I'm not sure how old this thread is as I forgot to check. Hopefully this information is not too late, but here is some information on the breed based off my own research and from owning and breeding them for years.Hi all, I'm looking for other people's personal experiences with Australian Cattle Dogs. I'm seeing a lot of generalized information that is all the same, but I'm looking for real stories.
Have you owned one? Do you own one? What was your dog's personality? Did you have any issues you had to work through? Were they easy to train? How did you train? What did you do for exercise? Mental stimulation? Did you crate while unsupervised or gate off?
Yes, I do own Heelers, in fact I own 6 and co-own 1. I have three that are vastly different as they are not related in anyway, no inbreeding, or line breeding in their bloodlines that tie them together. They handle situations differently, but based on breed type, they are all similar in that aspect. Based off breed type, they are sturdy, stubborn, tenacious, biddable dogs, but that comes with owning an Australian Cattle Dog. This breed is easily trained, and super willing although the same routine can become boring which is where their stubbornness comes into play. One thing that I have noticed with this breed, which has been backed up by research, is that they are prone to DA and AA (Dog aggression and Animal Aggression). This is A breed trait, not something that can be trained out, but can be managed! All my dogs have shown some type of DA, and AA, this is normal within the breed. Best way to handle this if you own multiple dogs and bitches together is to do rotations, and allow the dogs and bitches that get along to go out together. ALSO, early socialization helps with the management of DA and AA. At an early age, take them out to as many places as you possibly can, and start your obedience training early. Establish A strong recall, and sit/stay.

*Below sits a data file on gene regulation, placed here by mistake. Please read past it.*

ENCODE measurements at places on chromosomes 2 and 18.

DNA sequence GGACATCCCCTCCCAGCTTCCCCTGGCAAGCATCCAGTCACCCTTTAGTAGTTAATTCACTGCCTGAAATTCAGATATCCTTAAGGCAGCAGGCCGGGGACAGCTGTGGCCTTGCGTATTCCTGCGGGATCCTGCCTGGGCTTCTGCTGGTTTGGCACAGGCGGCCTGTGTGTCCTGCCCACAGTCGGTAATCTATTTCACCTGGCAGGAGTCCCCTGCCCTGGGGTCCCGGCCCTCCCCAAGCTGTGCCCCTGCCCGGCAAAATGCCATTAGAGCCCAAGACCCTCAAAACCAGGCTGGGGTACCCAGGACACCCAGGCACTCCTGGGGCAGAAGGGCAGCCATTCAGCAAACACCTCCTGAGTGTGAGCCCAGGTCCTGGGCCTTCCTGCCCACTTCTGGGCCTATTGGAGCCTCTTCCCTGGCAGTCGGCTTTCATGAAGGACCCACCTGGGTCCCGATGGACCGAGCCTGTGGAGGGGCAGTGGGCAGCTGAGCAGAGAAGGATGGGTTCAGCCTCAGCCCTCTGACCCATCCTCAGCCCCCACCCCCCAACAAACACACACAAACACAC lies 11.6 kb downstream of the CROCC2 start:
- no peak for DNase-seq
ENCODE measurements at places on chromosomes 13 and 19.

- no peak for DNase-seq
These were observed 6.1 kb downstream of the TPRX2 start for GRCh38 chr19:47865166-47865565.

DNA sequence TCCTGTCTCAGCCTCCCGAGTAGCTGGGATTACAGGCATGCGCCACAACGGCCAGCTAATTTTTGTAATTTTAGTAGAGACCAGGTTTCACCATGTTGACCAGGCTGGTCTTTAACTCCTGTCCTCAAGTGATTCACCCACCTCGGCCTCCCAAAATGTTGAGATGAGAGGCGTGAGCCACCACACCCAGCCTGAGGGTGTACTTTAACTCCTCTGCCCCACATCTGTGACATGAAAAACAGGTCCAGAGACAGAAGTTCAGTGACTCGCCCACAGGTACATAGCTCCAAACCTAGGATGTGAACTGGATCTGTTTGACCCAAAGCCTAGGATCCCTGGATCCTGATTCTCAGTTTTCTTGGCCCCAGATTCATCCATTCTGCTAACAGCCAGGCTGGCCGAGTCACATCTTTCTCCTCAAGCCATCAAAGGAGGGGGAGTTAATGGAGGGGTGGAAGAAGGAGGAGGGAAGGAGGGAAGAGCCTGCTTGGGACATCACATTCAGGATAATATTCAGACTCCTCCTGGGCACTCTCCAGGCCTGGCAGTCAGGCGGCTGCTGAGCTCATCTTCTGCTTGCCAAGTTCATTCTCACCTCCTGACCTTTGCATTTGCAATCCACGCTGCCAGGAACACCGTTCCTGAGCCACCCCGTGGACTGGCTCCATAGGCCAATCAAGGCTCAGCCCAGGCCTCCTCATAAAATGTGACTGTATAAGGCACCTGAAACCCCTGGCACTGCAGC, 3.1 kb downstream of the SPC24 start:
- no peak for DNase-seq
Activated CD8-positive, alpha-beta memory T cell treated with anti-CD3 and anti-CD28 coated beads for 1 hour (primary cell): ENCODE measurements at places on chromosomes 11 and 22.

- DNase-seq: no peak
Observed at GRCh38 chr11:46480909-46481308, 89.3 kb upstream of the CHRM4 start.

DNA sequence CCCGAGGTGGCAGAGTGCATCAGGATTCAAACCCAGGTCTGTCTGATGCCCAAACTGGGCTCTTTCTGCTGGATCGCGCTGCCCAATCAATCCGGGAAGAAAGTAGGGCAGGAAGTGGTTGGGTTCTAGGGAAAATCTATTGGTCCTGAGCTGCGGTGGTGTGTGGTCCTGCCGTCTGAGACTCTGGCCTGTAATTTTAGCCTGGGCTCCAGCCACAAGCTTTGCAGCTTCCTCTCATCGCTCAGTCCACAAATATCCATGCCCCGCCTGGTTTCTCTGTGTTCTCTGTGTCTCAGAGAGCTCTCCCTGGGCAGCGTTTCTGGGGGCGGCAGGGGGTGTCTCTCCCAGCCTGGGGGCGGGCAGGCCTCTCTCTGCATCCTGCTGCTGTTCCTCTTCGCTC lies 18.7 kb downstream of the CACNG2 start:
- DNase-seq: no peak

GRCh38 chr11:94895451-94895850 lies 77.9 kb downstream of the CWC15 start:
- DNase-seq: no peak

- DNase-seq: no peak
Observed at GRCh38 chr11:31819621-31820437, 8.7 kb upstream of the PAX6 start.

Yes, Heelers are relatively easy to train, but as I've stated above, the same ol' routine can get boring which is when their stubbornness pokes through; what I do to counter act this is to never do the same thing over and over, switch things up, and come back to that command. Let training be A fun experience for you and your dog!
As far as exercise, my dogs are all working bred dogs, and I have enhanced the drive to help with rodent control and feral cat control. My heelers are high drive and high energy. First thing I do is have them chase A ball, simple right, this gets their body tired, but you left out one thing, their mind. Just because you ran the dog over and over doesn't mean they have been mentally stimulated. Next thing I do is work on their heel, sit/stay, wait, come, lay down, etc.
Lastly, YES crate while unsupervised, kennel, or put onto an appropriate tie out. NEVER leave A heeler, or really any other breed of dog unsupervised in the home, or in the back yard. It is much safer to crate the animal, kennel the animal, or tie the animal then to leave them roaming.
I hope this bit of info has helped. If you have further questions, feel free to message me, or email me.